Let’s look at the situation of Hungarian villages and agriculture, for example. There’s been the suggestion that Europe should take a significant amount of the funding allocated to agricultural subsidies and redirect it towards migration. This is against the interests of Hungarian farmers, Hungarian villages and Hungarian agriculture in general. But similarly, will we have access to and see a proportionate distribution of funding for the development of disadvantaged regions, or for scientific research? These are all major issues for debate which we’re confronted with, and the way that people in Hungary vote on Sunday will influence the decisions made on them.

A few months ago in Kolozsvár/Cluj, a political declaration was signed by Fidesz, the KDNP and the Hungarian political parties in territories that were annexed [in 1920]. The essence of this declaration was to continue to act and think on a joint Hungarian platform within the European Parliament. Well, now that I’ve spoken so much about the most recent polls, they’re also relevant here. They show that, as things stand, neither Hungarians in Slovakia nor in Transylvania will be represented in the European Parliament. What do you say to those Hungarians living beyond the borders who are still thinking about whether it’s worth voting and about who to vote for in the European Parliament elections?

Whether or not they’ll be represented depends on us alone. Well, let’s go and vote for those representatives. Hungarians in Transylvania should go and vote for the RMDSZ list. Those in Felvidék should vote for the list of the Hungarian party there: not that of the mixed party, “Híd”, but the list of the Hungarian party, the MKP. So whether or not Hungarians in those parts of the nation outside our borders have a political voice and representation in the EU is solely dependent on us Hungarians. Furthermore, I’d also encourage the people living there to always talk about how good it would be if at last there was a place where the Hungarian community had a representative, and we could represent a unified Hungarian national position and interest. Well, the Brussels Parliament is such a place. So this is the only place today where the Hungarian communities in the territories of old Hungary could have both community and representation. For this, of course, there had to be a decision from Fidesz and the Christian Democratic People’s Party, because on our own list there are representatives from territories outside the European Union: one from Vojvodina, and one from Transcarpathia. So if there’s a good turnout among Hungarians in Transylvania and Felvidék, then there can be a full pan-national Hungarian representation in Brussels.

You’ve said that it’s important how much support you have when you attend the European Council. What domestic political implication or impact is there to a European Parliament election?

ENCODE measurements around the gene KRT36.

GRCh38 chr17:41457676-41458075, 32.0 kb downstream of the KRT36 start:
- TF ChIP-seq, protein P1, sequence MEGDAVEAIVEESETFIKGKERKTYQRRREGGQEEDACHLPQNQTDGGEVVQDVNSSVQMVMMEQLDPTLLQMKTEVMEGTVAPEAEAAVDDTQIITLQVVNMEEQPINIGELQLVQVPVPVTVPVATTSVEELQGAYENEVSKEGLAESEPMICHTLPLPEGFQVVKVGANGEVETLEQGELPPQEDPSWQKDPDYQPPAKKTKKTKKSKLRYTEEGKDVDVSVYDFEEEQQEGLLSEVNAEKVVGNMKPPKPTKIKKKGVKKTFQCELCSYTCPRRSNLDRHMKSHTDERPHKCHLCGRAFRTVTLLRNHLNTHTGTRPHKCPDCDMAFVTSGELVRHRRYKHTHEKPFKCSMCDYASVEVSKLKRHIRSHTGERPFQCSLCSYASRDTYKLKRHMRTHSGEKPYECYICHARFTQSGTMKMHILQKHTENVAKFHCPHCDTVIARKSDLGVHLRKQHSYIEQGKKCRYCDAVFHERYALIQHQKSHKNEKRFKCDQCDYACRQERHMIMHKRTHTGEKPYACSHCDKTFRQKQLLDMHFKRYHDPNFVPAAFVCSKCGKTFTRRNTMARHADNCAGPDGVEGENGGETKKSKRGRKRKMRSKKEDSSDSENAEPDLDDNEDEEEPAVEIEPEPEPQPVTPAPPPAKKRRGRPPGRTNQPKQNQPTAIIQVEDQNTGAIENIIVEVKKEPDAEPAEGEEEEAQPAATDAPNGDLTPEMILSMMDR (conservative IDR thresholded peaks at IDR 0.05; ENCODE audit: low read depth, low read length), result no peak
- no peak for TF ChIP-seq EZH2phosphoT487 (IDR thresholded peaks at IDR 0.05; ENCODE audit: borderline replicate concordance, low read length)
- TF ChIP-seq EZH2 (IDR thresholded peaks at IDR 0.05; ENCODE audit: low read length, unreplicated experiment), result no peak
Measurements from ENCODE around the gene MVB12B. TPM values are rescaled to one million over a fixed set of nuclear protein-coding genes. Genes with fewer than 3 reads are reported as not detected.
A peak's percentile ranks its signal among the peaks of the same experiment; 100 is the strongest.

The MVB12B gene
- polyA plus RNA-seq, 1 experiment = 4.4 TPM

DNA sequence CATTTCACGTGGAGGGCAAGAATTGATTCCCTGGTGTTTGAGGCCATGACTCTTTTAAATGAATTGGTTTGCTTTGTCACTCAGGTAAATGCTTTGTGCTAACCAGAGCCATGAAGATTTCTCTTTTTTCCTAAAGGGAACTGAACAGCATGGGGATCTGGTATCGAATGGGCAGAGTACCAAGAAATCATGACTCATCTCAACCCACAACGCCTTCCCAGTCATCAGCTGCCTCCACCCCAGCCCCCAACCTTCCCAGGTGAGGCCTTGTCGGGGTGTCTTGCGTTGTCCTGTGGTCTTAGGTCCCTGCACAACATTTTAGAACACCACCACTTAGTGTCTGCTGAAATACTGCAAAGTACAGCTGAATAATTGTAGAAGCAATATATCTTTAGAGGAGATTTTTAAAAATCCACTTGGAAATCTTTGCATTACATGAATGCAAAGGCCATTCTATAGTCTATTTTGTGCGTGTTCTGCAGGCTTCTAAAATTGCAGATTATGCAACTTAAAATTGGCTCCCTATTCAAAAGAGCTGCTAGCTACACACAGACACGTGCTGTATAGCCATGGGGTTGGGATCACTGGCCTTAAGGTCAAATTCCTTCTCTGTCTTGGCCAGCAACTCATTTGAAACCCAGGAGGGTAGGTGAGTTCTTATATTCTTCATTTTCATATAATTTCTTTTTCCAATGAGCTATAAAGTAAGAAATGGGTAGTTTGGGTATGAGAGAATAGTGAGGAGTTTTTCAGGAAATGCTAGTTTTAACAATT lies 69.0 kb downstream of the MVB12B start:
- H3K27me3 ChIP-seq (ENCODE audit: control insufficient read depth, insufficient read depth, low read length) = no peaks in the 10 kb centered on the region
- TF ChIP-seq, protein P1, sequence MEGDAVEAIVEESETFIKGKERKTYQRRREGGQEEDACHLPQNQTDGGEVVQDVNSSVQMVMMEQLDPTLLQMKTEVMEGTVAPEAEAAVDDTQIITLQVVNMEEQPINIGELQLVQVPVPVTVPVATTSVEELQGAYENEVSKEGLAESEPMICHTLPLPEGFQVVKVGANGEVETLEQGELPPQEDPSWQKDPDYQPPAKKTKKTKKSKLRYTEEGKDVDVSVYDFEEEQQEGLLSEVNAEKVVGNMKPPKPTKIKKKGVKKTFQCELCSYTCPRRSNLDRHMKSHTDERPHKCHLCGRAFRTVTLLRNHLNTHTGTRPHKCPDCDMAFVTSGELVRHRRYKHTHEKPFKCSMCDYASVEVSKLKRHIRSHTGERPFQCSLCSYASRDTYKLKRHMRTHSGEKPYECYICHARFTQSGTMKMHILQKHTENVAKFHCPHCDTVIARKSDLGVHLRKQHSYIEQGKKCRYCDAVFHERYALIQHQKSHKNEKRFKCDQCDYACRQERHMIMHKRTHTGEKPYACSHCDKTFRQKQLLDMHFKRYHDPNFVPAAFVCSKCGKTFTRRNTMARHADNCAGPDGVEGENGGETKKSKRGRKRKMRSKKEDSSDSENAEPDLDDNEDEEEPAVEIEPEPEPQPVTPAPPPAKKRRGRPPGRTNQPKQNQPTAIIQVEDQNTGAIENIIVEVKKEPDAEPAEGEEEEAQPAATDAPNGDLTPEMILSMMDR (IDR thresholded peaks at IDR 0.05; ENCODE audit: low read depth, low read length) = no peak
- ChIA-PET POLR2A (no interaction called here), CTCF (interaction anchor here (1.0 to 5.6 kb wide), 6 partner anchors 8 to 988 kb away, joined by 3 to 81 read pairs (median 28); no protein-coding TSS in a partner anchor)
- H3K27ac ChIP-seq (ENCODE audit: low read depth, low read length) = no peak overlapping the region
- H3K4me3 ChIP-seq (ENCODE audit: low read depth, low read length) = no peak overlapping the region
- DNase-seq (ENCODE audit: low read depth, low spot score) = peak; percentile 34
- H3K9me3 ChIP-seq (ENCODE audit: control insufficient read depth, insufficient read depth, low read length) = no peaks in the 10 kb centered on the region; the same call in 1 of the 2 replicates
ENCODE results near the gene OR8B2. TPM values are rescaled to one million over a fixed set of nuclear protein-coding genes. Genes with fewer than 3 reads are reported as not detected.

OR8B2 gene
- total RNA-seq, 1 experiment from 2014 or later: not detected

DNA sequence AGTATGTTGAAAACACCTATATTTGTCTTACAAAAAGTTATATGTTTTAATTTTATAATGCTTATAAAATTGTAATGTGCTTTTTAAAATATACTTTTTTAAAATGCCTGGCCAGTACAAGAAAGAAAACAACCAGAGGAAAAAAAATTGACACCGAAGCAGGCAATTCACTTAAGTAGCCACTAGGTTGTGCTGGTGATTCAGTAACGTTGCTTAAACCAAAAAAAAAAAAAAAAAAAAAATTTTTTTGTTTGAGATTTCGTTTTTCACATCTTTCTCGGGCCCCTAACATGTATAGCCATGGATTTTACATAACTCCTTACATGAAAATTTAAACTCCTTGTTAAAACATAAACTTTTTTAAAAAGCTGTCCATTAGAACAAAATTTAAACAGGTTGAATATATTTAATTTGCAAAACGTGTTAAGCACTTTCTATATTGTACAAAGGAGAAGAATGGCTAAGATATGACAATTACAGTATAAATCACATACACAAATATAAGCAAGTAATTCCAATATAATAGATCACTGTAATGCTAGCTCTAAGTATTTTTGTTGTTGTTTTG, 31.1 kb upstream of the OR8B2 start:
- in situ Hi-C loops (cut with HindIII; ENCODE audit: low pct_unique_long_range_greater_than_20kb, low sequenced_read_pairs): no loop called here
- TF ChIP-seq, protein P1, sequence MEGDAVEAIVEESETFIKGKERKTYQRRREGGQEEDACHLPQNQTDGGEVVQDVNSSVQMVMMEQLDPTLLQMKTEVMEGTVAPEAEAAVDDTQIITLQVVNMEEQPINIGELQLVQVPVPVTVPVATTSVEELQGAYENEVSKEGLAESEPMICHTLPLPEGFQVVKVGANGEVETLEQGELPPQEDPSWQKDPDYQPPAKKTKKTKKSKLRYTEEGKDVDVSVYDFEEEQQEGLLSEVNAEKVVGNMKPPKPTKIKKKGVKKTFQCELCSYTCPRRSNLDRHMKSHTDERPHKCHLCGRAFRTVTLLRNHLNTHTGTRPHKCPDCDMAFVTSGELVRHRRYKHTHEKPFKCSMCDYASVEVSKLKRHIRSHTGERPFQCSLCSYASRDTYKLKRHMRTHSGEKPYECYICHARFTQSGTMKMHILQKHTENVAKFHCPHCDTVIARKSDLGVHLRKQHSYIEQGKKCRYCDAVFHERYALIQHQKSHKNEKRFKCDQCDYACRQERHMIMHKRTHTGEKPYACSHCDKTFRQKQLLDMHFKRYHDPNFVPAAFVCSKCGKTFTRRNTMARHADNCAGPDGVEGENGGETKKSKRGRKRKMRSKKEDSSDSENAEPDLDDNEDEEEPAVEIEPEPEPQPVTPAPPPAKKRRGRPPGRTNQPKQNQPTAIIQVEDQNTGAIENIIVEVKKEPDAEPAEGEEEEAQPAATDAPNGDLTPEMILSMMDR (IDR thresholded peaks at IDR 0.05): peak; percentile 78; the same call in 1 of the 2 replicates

The importance of every election is derived from people expressing their opinions, and those opinions always tell us what they think of conditions and the political actors in Hungary. I don’t want to speak about that here – there will be other opportunities to do that. But what I can say is that over the course of several consecutive elections the general mood has really been for a change of opposition. In those elections the far more interesting question has not been who will be in government or what its majority will be, but who will lead the opposition. I think that in Hungary we have a lot of work to do, but Hungary is doing better and better, and it’s hard to deny that every year we’re able to take a step forward, and that people want to succeed in their lives. So I feel that there’s support for the government, and the far more interesting question is whether Hungarians will change the opposition – and if so, to what other kind.

The opposition is also mobilising – both at home and abroad. As you’ve said, everyone is urging their own supporters to vote in the election. But who, and with what slogans? The anti-immigration forces are talking about stopping migration, but there are those who, for example, have made climate protection their rallying cry, with which they’ve brought a lot of young people out on to the streets across Europe. Today, Friday, for example, there will be demonstrations across Hungary. The organisation coordinating these is called “FridaysForFuture Hungary”. Does anyone know who’s behind them? Meanwhile on their homepage we can see they’re linked to the Open Society Foundations, and that they’re also in contact with Avaaz. Now, within a short period of time in the final stage of the campaign for the European Parliament elections, Avaaz has been complicit in the banning of seventy-seven national, conservative and anti-immigration platforms and Facebook pages. If you were an OSCE observer, wouldn’t you worry about the fairness of the elections?